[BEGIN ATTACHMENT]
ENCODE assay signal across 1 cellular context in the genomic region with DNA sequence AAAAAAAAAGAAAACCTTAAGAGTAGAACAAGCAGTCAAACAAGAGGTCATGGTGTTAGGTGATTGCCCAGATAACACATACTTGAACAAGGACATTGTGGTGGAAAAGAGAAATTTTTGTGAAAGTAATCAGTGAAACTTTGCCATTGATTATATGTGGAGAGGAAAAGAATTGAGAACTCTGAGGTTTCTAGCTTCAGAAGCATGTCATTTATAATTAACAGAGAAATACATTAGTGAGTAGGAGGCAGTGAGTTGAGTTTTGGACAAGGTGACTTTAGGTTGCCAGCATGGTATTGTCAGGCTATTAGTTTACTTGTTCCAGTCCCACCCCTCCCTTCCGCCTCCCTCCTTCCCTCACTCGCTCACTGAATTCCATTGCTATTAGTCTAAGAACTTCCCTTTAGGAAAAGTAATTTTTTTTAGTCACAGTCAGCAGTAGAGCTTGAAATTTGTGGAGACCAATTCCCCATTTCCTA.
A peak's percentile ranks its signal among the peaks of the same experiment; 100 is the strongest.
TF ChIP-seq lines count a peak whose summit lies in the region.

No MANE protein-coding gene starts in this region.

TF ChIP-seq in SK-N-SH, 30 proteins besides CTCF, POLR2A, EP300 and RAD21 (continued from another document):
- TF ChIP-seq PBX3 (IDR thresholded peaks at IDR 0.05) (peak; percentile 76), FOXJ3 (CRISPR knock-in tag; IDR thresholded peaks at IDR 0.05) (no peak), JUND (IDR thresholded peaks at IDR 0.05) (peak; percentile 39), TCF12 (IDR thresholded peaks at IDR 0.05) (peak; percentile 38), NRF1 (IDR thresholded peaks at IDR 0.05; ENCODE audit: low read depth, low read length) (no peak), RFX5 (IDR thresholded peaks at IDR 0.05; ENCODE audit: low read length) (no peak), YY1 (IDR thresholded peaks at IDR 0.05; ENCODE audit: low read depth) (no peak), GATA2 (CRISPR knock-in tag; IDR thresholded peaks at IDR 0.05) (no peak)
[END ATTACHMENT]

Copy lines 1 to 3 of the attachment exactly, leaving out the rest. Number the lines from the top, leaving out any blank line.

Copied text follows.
ENCODE assay signal across 1 cellular context in the genomic region with DNA sequence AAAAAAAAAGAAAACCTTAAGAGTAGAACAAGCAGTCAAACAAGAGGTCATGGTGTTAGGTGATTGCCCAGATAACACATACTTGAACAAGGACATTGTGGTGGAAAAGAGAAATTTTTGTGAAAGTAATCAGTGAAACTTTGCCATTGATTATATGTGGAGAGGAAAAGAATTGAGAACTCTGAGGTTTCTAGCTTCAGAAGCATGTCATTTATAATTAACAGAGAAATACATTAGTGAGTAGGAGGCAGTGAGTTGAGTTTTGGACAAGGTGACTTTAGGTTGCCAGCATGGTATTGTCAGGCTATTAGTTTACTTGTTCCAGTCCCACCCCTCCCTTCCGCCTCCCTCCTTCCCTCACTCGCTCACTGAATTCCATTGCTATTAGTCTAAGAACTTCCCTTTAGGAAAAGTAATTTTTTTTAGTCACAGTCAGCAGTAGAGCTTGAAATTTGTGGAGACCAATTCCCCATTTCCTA.
A peak's percentile ranks its signal among the peaks of the same experiment; 100 is the strongest.
TF ChIP-seq lines count a peak whose summit lies in the region.